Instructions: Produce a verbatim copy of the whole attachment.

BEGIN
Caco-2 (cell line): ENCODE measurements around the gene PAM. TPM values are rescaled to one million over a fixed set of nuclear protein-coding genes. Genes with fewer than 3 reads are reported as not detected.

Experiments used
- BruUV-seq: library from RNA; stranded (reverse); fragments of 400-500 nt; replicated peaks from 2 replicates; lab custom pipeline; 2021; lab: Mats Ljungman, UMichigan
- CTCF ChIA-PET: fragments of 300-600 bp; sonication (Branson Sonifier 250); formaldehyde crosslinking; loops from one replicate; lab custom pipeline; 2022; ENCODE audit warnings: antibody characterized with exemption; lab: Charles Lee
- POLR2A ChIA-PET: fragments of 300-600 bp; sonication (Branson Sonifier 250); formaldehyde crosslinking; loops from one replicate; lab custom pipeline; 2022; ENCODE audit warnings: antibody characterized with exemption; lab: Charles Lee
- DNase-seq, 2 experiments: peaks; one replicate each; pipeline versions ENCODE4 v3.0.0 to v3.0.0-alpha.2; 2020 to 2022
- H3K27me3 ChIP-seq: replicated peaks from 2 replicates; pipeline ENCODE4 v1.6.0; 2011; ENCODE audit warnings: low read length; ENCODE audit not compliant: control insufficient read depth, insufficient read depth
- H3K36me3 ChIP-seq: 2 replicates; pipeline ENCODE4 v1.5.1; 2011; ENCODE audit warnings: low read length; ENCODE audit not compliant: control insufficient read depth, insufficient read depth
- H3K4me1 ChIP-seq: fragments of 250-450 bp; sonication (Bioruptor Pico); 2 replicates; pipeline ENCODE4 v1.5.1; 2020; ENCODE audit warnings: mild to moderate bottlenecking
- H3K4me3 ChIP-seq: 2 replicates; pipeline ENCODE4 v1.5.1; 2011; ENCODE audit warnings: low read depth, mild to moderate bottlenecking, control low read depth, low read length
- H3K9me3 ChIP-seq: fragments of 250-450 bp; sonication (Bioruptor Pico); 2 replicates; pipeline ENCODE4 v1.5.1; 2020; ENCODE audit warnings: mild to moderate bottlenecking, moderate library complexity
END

Caco-2 (cell line): ENCODE measurements around the gene PAM. TPM values are rescaled to one million over a fixed set of nuclear protein-coding genes. Genes with fewer than 3 reads are reported as not detected.

Experiments used
- BruUV-seq: library from RNA; stranded (reverse); fragments of 400-500 nt; replicated peaks from 2 replicates; lab custom pipeline; 2021; lab: Mats Ljungman, UMichigan
- CTCF ChIA-PET: fragments of 300-600 bp; sonication (Branson Sonifier 250); formaldehyde crosslinking; loops from one replicate; lab custom pipeline; 2022; ENCODE audit warnings: antibody characterized with exemption; lab: Charles Lee
- POLR2A ChIA-PET: fragments of 300-600 bp; sonication (Branson Sonifier 250); formaldehyde crosslinking; loops from one replicate; lab custom pipeline; 2022; ENCODE audit warnings: antibody characterized with exemption; lab: Charles Lee
- DNase-seq, 2 experiments: peaks; one replicate each; pipeline versions ENCODE4 v3.0.0 to v3.0.0-alpha.2; 2020 to 2022
- H3K27me3 ChIP-seq: replicated peaks from 2 replicates; pipeline ENCODE4 v1.6.0; 2011; ENCODE audit warnings: low read length; ENCODE audit not compliant: control insufficient read depth, insufficient read depth
- H3K36me3 ChIP-seq: 2 replicates; pipeline ENCODE4 v1.5.1; 2011; ENCODE audit warnings: low read length; ENCODE audit not compliant: control insufficient read depth, insufficient read depth
- H3K4me1 ChIP-seq: fragments of 250-450 bp; sonication (Bioruptor Pico); 2 replicates; pipeline ENCODE4 v1.5.1; 2020; ENCODE audit warnings: mild to moderate bottlenecking
- H3K4me3 ChIP-seq: 2 replicates; pipeline ENCODE4 v1.5.1; 2011; ENCODE audit warnings: low read depth, mild to moderate bottlenecking, control low read depth, low read length
- H3K9me3 ChIP-seq: fragments of 250-450 bp; sonication (Bioruptor Pico); 2 replicates; pipeline ENCODE4 v1.5.1; 2020; ENCODE audit warnings: mild to moderate bottlenecking, moderate library complexity